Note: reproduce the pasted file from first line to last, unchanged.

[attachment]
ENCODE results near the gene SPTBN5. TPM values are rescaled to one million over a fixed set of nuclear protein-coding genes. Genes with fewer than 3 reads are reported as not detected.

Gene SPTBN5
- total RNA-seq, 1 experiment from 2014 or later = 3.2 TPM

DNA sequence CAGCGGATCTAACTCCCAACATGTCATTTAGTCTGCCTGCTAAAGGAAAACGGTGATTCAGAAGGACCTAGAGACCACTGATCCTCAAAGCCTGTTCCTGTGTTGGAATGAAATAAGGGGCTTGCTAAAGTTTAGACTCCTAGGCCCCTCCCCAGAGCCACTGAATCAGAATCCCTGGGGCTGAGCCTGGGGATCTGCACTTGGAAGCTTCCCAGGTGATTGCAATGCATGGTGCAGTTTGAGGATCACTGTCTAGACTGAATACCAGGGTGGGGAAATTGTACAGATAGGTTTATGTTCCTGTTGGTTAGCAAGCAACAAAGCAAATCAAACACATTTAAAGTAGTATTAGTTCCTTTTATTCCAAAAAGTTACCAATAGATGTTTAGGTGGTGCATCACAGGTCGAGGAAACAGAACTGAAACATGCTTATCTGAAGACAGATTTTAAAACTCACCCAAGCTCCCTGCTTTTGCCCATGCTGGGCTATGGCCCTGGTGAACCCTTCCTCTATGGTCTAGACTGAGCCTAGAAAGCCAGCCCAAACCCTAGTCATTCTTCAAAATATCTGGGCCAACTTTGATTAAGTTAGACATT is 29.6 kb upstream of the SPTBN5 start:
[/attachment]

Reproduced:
ENCODE results near the gene SPTBN5. TPM values are rescaled to one million over a fixed set of nuclear protein-coding genes. Genes with fewer than 3 reads are reported as not detected.

Gene SPTBN5
- total RNA-seq, 1 experiment from 2014 or later = 3.2 TPM

DNA sequence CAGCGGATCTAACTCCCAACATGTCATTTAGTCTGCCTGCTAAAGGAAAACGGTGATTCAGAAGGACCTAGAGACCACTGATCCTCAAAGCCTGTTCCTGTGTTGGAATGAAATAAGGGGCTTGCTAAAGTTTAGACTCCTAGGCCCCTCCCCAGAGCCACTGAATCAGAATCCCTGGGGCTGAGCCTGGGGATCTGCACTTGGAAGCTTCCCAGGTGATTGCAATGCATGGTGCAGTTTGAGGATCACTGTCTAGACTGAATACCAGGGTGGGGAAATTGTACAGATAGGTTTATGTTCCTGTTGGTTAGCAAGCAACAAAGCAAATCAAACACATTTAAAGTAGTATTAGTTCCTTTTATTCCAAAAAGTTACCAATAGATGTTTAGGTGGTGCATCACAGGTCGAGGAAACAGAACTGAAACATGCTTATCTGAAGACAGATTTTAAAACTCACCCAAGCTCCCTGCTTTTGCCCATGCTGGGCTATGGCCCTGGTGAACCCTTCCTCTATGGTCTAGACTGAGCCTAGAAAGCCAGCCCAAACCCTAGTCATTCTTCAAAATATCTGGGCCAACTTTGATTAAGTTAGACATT is 29.6 kb upstream of the SPTBN5 start: